Another security threat is looming overhead for Internet and Bitcoin users around the world. The Network Time Protocol, commonly used to ensure electronic devices’ internal clocks are properly synchronized, is vulnerable to tampering. Considering how the communication between a device and the Network Time Protocol is almost never encrypted, a man-in-the-middle-attack becomes highly likely.
Network Time Protocol Vulnerability of Great Concern
In this day and age, any form of unencrypted communication is a major security risk. Especially when we are talking about services used by nearly every computer in the world today, such as the Network Time Protocol. Hackers can remotely reset devices’ clocks and dates, which could have catastrophic events for companies and users all over the world.
Picture the following scenario; a hacker manages to exploit the unencrypted Network Time Protocol communication with a major computer that receives regular updates. If the hacker wanted to, he could shift back the time and date to years ago. Doing so would prevent the system from receiving updates, making it vulnerable to exploits. For individual users, this might not seem like a major threat, but when companies are being targeted, the scenario changes dramatically.
To make matters even worse, encrypted traffic is not safe from prying eyes either once the Network Time Protocol has been exploited. Domain name system records could easily be tampered with, and HTTPS encryption can be bypassed in a simple manner. But that is not all, as Bitcoin users are not safe from harm by any means.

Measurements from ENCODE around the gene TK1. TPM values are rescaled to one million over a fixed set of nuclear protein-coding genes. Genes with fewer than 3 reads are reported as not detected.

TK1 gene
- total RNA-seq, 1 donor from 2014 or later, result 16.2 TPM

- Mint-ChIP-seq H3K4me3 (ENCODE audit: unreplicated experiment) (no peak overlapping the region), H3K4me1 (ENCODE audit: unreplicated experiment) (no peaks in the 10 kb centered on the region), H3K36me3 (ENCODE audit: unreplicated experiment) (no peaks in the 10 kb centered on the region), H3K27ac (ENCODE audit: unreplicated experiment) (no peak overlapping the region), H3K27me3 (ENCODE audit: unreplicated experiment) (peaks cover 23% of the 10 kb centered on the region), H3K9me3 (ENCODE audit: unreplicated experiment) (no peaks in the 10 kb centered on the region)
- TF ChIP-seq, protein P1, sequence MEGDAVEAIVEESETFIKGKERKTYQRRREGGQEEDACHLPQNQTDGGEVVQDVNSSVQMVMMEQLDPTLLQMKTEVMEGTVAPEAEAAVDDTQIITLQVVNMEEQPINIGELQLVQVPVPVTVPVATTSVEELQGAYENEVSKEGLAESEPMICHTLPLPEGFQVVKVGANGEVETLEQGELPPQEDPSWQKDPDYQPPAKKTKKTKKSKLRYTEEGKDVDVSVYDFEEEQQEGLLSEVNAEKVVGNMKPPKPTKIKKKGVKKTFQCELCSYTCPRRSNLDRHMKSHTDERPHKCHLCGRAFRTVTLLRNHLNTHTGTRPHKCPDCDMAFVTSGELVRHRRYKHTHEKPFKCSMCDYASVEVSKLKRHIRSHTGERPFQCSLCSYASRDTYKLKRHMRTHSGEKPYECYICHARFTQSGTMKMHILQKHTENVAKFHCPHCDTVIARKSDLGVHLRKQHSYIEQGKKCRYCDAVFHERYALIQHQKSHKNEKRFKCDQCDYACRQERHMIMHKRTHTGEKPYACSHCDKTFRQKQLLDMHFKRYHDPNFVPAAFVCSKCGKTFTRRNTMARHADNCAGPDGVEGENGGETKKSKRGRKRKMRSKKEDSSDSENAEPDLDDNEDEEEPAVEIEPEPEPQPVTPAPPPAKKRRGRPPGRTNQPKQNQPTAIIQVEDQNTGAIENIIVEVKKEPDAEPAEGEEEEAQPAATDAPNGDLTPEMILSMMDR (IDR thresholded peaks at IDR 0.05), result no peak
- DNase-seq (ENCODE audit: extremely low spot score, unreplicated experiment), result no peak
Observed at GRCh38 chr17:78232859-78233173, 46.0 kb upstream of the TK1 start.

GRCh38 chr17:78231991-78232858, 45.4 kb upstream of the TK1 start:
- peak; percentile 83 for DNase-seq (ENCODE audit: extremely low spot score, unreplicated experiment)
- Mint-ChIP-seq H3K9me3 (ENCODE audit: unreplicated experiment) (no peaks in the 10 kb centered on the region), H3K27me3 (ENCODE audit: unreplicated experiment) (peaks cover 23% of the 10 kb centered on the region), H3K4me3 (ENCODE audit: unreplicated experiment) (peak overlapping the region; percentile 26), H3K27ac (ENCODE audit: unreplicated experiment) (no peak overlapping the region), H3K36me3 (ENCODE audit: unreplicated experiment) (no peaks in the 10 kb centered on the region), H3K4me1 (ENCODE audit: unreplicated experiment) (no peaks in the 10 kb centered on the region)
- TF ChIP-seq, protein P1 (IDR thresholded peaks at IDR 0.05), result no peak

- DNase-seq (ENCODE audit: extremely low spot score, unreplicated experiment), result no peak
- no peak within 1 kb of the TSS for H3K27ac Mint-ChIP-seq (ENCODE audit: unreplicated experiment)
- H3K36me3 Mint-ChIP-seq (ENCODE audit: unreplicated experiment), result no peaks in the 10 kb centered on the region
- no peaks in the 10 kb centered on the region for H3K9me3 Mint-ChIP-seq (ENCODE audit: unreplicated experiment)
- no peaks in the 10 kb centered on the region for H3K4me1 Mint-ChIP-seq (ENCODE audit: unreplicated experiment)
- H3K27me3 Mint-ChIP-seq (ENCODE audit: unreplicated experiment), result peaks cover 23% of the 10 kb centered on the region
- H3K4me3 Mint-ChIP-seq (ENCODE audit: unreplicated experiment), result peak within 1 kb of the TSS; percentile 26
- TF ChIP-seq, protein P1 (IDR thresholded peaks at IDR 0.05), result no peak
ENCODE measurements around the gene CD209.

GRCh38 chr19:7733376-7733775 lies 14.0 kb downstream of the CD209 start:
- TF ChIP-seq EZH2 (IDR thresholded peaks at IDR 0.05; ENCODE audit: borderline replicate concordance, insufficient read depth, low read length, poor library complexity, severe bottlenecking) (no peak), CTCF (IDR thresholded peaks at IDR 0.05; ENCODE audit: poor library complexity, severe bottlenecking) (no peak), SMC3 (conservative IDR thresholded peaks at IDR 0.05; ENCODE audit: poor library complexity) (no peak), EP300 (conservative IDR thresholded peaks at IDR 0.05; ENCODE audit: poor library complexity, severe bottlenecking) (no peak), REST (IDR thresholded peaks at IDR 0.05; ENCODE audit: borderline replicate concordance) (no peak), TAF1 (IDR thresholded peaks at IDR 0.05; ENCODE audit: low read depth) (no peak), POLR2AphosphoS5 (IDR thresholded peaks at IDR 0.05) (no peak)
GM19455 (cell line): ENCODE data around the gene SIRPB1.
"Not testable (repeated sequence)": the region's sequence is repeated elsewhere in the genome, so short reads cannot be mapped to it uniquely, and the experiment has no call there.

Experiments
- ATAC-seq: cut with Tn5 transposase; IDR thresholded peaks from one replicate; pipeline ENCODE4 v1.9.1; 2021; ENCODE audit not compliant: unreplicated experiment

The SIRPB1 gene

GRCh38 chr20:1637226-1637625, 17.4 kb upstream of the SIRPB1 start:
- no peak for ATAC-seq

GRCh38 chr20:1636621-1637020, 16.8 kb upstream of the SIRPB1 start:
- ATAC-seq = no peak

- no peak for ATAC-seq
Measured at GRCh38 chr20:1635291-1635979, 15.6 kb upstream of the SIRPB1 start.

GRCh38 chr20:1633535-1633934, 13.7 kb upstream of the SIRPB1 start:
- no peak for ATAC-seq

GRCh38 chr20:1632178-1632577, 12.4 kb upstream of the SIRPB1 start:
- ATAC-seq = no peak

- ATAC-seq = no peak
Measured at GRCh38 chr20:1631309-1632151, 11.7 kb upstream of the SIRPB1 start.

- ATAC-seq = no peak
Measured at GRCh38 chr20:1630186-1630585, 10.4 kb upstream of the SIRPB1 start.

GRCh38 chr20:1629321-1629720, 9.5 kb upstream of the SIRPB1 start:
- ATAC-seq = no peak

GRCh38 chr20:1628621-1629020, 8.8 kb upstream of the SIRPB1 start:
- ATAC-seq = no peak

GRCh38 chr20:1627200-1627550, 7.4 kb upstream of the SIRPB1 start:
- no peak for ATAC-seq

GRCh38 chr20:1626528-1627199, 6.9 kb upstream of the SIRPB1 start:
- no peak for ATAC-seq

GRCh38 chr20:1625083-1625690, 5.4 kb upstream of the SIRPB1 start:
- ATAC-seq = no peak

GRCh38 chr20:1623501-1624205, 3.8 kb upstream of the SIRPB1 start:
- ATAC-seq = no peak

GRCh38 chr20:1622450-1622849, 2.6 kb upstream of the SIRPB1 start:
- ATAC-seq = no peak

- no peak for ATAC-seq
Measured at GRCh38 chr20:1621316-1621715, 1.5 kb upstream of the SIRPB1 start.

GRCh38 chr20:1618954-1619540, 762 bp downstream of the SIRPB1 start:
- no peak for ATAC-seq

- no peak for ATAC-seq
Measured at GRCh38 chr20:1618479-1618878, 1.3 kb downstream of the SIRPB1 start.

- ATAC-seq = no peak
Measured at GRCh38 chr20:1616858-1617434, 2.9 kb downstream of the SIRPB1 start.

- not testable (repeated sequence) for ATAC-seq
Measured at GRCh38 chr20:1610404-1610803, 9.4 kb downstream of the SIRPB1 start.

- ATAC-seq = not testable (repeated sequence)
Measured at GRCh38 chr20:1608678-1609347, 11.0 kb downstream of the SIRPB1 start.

Bitcoin Users Vulnerable To Attack
All it takes for a hacker to attack a Bitcoin user is to shift time back by a few hours, rather than days or even years. Legitimate blockchain transaction entries could end up being rejected by Bitcoin users who are under attack from hackers, which would cause havoc on the blockchain and most services attached to it.
Note from the author: In theory, Network Time Protocol prevents device time changes of more than 16 minutes. This makes it an unlikely method to attack Bitcoin users, yet it could only be a matter of time until hackers find a way to bypass this “limit” as well.
While it may seem rather easy to spot a tampered computer or other device, the Network Time Protocol vulnerability could still cause havoc in limited environments. Or as is more likely to be the case, it will become an additional tools for hackers to try and exploit weaker systems and devices, to set up other exploit attempts.
That being said, it is all but impossible to ensure computers and communicating with legitimate Network Time Protocol Servers. Symmetrically encrypting the traffic is one option, although obtaining a key from the National Institute of Standards and Technology is a difficult task. Other encryption options could be used as well, yet hardly any of the services support those.
What are your thoughts on this Network Time Protocol vulnerability? Will it affect Bitcoin users in your opinion? Let us know in the comments below!
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